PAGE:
Actor Jim Broadbent, who played Professor Horace Slughorn in three Harry Potter films, defended author J.K. Rowling in a recent interview about her position on transgender issues, asserting that he would take on her critics “if it came to it” and called the attacks on her "sad abuse."
“It’s really sad. I think J.K. Rowling is amazing. I haven’t had to confront it myself, but I would support her in that, I think if it came to it,” the actor said.
73-year-old Broadbent told The Daily Telegraph in an interview that he could never have foreseen the state of today's “cancel culture” affecting his career when he started acting in the 1970s.
He remembers when opinions were considered “‘ideologically sound’ ... but there wasn’t the negative aspect to it.”
Broadbent acted in a groundbreaking movie The Crying Game, which put a spotlight on the transgender issue when the plot revealed the leading character falling in love with a transgender character whom he believed was a biological woman.
“It was a different issue then,” Broadbent said of the movie. “An awful lot has changed for the better, and it’s very much part of the conversation in a way that it couldn’t have been then.”
In the interview, Broadbent also dismissed arguments that only disabled actors could play the roles of disabled characters.
“I don’t think that’s feasible in the long run,” he said. “Actors can play all sorts, and disabled actors can play all sorts. You can’t start making rules.”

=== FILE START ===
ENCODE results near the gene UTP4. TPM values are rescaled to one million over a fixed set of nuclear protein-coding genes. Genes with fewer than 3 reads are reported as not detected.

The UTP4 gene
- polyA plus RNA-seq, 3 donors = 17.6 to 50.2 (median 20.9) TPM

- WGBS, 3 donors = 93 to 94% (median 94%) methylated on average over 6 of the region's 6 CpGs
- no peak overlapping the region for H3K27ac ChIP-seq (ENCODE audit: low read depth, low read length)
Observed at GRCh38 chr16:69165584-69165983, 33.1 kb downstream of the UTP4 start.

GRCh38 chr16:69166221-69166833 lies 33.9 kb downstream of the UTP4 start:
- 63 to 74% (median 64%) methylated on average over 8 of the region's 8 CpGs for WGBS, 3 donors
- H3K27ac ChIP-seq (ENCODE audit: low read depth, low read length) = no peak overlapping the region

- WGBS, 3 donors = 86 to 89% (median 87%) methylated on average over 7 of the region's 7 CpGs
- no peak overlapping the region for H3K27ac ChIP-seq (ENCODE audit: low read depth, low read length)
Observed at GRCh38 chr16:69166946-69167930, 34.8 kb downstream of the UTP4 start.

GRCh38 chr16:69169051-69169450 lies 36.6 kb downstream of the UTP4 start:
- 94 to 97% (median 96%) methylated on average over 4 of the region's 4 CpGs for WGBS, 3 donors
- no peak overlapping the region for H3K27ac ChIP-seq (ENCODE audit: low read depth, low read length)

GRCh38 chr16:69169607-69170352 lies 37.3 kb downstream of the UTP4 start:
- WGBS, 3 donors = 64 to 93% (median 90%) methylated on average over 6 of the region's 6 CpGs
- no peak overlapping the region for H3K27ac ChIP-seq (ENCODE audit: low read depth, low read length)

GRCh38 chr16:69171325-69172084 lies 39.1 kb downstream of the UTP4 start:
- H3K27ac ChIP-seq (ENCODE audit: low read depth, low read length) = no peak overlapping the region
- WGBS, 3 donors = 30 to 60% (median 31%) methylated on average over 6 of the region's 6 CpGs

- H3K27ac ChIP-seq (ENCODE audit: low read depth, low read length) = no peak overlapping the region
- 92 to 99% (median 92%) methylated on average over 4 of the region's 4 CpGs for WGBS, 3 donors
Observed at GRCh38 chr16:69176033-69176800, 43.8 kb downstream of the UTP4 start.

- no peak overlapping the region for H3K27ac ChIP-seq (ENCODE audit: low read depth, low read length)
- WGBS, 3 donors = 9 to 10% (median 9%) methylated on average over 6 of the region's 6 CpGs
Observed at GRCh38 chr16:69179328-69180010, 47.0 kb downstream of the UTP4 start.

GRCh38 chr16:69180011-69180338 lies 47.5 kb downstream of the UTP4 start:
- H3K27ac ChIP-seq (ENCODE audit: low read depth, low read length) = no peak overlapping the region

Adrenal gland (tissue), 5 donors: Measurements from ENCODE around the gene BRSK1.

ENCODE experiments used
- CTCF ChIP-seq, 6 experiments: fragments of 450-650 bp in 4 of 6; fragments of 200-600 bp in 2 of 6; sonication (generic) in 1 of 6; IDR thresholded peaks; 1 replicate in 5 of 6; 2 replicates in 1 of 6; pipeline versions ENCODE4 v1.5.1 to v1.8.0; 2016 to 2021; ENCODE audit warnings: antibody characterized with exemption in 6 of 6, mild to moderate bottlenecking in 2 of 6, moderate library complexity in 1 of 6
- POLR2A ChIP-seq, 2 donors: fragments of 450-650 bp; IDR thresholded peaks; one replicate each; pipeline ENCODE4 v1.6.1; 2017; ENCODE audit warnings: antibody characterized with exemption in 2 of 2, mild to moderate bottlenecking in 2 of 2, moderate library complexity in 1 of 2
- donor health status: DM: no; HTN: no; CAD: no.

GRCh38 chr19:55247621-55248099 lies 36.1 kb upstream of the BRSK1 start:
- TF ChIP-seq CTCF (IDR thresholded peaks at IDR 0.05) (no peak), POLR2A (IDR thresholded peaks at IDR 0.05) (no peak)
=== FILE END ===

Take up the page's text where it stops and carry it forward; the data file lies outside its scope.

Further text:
He admits that he is not religious but grew up with Bohemian pacifist parents who appreciated the "common ground" with the religious beliefs in nonviolence.
“I was at a Quaker school. I think that if I was religious, that would be my way to pursue a spiritual life. I think they are lovely people.”
Broadbent's comments in support of Rowling are in contrast to his younger co-stars in the series, who have been appealing to transgender activists.
Harry Potter star Daniel Radcliffe disagreed with Rowling by saying that "trans women are women."
"To all the people who now feel that their experience of the books has been tarnished or diminished, I am deeply sorry for the pain these comments have caused you," he added.
"Trans people are who they are and deserve to live their lives without being constantly questioned or told they aren't who they say they are," actress Emma Watson, known for her role as the young witch Hermione Granger, said.
Another co-star Rupert Grint, famous for his role as the character Ron Weasley, has previously said, "Trans women are women. Trans men are men."
This week transgender rights activists threatened a boycott of a new HBO series adaption of Rowling's Harry Potter books.
“Dreadful news, which I feel duty bound to share. Activists in my mentions are trying to organise yet another boycott of my work, this time of the Harry Potter TV show. As forewarned is forearmed, I’ve taken the precaution of laying in a large stock of champagne,” Rowling joked in a tweet.